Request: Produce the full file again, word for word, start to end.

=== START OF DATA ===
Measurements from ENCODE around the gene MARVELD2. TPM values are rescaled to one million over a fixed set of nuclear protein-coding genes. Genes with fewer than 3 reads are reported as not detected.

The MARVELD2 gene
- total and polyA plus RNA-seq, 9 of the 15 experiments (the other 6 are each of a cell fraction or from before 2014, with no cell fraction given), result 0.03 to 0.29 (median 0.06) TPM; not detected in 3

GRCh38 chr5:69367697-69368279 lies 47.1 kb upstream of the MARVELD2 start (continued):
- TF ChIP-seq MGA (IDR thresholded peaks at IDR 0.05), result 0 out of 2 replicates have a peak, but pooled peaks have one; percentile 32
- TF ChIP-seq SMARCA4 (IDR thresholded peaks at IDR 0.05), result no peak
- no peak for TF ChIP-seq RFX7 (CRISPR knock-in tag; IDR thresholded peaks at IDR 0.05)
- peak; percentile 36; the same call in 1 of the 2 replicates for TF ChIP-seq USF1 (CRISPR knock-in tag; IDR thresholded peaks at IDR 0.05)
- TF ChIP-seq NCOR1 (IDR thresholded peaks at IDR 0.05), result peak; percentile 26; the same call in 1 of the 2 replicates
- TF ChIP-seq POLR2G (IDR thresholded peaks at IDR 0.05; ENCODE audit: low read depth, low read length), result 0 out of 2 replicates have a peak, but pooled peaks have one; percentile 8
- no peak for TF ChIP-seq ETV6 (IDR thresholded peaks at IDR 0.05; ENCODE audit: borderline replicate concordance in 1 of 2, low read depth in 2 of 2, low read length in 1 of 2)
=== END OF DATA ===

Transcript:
Measurements from ENCODE around the gene MARVELD2. TPM values are rescaled to one million over a fixed set of nuclear protein-coding genes. Genes with fewer than 3 reads are reported as not detected.

The MARVELD2 gene
- total and polyA plus RNA-seq, 9 of the 15 experiments (the other 6 are each of a cell fraction or from before 2014, with no cell fraction given), result 0.03 to 0.29 (median 0.06) TPM; not detected in 3

GRCh38 chr5:69367697-69368279 lies 47.1 kb upstream of the MARVELD2 start (continued):
- TF ChIP-seq MGA (IDR thresholded peaks at IDR 0.05), result 0 out of 2 replicates have a peak, but pooled peaks have one; percentile 32
- TF ChIP-seq SMARCA4 (IDR thresholded peaks at IDR 0.05), result no peak
- no peak for TF ChIP-seq RFX7 (CRISPR knock-in tag; IDR thresholded peaks at IDR 0.05)
- peak; percentile 36; the same call in 1 of the 2 replicates for TF ChIP-seq USF1 (CRISPR knock-in tag; IDR thresholded peaks at IDR 0.05)
- TF ChIP-seq NCOR1 (IDR thresholded peaks at IDR 0.05), result peak; percentile 26; the same call in 1 of the 2 replicates
- TF ChIP-seq POLR2G (IDR thresholded peaks at IDR 0.05; ENCODE audit: low read depth, low read length), result 0 out of 2 replicates have a peak, but pooled peaks have one; percentile 8
- no peak for TF ChIP-seq ETV6 (IDR thresholded peaks at IDR 0.05; ENCODE audit: borderline replicate concordance in 1 of 2, low read depth in 2 of 2, low read length in 1 of 2)